With the right support, post-natal depression and other paternal mental health issues including anxiety, obstructive thoughts, and PTSD from birth. You should seek help if you feel: 

  • Unable to handle your feelings.
  • Feel numb and over stressed.
  • Feeling as if your emotions aren’t “back to normal”.
  • Losing your sleeping and eating pattens.
  • Finding your relationships with family and friends are struggling.
  • Having no one to turn to.


There are many reasons why you may develop mental health problems during your pregnancy and after giving birth. Nobody knows exactly why they happen, but some have clear causes such as post-natal PTSD for most mums it can be a combination of things such as: 

  • Major life events.
  • previous experiences of mental health.
  • Lack of support.
  • Stressful living conditions.
  • Biological causes.
  • Low self-esteem.

Day three after birth.

Most mums experience baby blues, they can experience tearfulness, low moods and feeling overwhelmed a few days after birth typically day three. But if these symptoms continue you may be suffering from post-natal depression or another post-natal mood disorder. Symptoms are different in every mum, but you may feel:

  • Feeling sad and tearful
  • Having difficulties getting over your birth experience
  • Feeling anxious to be alone with your baby
  • Difficulties adjusting to parenthood or bonding with your baby.
  • Having difficulties with your partner.
  • Feeling stressed and unmotivated.
  • Feeling tired and overwhelmed 


Becoming a parent can be very stressful, but it’s important to find ways to look after you and your mental health whilst working around your responsibilities of parenting. Things you can do to look after yourself are:

Managing daily tasks- finding ways to manage your daily tasks can help you manage what feels like mountains. Coping with your mental help and coping with daily life can feel like a challenge but go easy on yourself you’re doing your best and it takes time to adjust.

Building a support network- talking to other parents is a great way to help you know you aren’t alone and gives you reassurance with anxieties you may be feeling. Going to local baby and parent groups can also be a great wat to meet parents on your area. You can ask your midwife for more information on this. You can also access specials support and access support online.

Looking after yourself- it’s important to find time to look after yourself when pregnant and after having a baby. It’s okay to accept help from others. Some ways to look after yourself may be going for a walk as physical activity is a great way to boost your mood and stay healthy, it’s also important to rest when you can.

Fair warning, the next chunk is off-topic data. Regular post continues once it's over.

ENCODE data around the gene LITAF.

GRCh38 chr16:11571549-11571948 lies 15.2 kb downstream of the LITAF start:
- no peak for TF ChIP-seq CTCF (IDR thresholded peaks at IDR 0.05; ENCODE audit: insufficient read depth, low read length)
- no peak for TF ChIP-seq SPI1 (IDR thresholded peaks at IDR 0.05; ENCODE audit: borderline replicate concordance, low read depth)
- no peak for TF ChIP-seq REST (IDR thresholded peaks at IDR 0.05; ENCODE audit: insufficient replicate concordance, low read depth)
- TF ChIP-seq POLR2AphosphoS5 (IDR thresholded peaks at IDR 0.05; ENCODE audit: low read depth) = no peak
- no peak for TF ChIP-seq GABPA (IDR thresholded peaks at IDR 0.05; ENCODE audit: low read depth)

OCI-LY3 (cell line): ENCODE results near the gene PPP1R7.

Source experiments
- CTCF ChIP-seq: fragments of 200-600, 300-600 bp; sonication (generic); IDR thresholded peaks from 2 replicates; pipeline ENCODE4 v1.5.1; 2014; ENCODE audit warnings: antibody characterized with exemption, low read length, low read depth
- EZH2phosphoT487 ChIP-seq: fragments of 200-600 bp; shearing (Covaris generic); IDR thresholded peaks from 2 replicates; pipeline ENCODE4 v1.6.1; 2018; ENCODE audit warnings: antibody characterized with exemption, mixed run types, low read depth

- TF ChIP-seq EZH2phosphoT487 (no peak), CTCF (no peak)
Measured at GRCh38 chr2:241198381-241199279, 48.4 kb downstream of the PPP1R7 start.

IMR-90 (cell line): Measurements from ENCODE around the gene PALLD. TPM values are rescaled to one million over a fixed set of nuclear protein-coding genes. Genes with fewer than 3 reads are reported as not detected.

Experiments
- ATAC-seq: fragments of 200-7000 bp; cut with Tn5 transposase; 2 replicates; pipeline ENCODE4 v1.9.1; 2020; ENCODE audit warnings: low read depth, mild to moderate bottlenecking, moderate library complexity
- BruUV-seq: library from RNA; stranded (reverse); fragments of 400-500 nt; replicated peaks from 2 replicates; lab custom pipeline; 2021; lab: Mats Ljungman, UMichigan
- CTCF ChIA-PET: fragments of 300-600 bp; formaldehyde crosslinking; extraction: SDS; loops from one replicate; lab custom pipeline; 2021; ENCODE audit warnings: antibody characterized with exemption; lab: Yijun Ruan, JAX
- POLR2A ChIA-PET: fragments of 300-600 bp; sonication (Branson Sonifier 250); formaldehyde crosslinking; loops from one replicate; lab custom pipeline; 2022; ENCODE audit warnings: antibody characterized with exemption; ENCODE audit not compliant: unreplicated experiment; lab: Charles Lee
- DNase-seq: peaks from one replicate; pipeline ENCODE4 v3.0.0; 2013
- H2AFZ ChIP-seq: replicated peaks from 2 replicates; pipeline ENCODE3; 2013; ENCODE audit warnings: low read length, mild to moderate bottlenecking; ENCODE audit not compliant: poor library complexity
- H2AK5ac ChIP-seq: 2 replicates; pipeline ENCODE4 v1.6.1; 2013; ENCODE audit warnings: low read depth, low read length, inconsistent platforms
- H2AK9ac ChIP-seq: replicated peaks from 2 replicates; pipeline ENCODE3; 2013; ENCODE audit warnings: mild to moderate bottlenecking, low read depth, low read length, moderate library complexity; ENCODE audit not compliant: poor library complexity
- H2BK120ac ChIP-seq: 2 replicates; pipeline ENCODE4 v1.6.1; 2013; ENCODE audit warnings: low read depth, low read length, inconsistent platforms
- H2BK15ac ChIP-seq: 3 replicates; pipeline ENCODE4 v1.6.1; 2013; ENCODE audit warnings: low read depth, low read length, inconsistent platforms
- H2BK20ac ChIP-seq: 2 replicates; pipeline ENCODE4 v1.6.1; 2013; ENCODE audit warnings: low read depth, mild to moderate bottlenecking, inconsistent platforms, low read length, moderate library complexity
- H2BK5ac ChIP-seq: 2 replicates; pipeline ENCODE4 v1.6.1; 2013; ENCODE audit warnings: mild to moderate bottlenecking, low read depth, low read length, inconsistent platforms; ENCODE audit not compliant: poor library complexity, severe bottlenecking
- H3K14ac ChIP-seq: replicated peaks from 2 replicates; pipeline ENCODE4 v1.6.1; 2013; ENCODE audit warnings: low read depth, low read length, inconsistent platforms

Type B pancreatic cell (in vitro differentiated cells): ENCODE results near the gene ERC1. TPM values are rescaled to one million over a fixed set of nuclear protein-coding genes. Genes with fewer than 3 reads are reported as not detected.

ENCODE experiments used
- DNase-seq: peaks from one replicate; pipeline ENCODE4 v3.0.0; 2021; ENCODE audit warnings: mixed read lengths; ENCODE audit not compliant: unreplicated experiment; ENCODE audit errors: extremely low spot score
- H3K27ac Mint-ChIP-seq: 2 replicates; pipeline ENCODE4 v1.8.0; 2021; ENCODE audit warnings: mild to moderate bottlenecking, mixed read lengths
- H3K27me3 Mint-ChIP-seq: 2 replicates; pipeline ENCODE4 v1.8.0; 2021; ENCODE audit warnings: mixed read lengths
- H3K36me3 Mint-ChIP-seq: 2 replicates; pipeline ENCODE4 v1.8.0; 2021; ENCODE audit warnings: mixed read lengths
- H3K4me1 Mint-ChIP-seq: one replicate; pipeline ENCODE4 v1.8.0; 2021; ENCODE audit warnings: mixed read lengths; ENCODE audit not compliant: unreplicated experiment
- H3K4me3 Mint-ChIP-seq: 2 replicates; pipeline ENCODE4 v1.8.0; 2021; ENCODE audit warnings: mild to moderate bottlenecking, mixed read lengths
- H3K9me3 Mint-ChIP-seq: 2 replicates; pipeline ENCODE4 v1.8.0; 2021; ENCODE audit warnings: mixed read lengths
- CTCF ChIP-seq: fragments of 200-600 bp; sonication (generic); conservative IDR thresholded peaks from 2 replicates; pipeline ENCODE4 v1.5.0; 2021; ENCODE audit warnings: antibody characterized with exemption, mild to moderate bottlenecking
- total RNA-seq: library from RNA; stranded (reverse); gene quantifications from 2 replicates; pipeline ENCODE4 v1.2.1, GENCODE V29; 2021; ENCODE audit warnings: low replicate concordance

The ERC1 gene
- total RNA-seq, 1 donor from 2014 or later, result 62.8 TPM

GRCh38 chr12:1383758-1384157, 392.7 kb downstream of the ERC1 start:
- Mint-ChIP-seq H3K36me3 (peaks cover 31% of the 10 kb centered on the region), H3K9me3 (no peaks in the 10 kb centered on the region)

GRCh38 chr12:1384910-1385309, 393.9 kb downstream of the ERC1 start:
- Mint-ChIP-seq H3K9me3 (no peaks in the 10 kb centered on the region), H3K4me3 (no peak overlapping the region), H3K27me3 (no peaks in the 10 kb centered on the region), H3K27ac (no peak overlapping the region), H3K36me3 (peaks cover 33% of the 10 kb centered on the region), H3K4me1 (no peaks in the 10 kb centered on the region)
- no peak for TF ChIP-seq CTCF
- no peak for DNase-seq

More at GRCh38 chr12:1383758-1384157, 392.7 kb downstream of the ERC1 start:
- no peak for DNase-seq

Supporting family and friends.

It can be upsetting and frustrating watching a loves one experience perinatal mental health problems, but it’s important to remember it’s not their fault. They may find it hard to ask for help because of the fear of being judged as a bad parent, or that someone will take their baby away. But reassurance is key, let them know you are there for them. Other ways you can help them is by making time for them, keeping in touch, being patient with them, listening to them and don’t judge them.

Support services and places to turn.

There is lots of organisations and support services available to help you during your pregnancy and after birth. These include:

  • Your GP.
  • Your health visitor.
  • Antenatal care.

Specialist support may include:

  • Perinatal mental health teams.
  • Community mental health crisis teams.
  • Hospitals and mum and baby units.

Places to turn.

Action on post-partum psychosis. (APP)

information and support for anyone affected by post-partum psychosis.

The association for post-natal illness. 0207386086

Provides support for women experiencing post-natal depression.

Birth trauma association.

Support for anyone affected by a traumatic birth including partners.

The breastfeeding network. 03001000212

Support and information about breastfeeding and perinatal mental health.

Home start.

Support for families with young children, including details of local services.

Maternal OCD

Information and support for mums experiencing post-natal OCD

Post-partum men.

Information and support for new fathers experiencing depression, anxiety and other mental health problems, including online peer support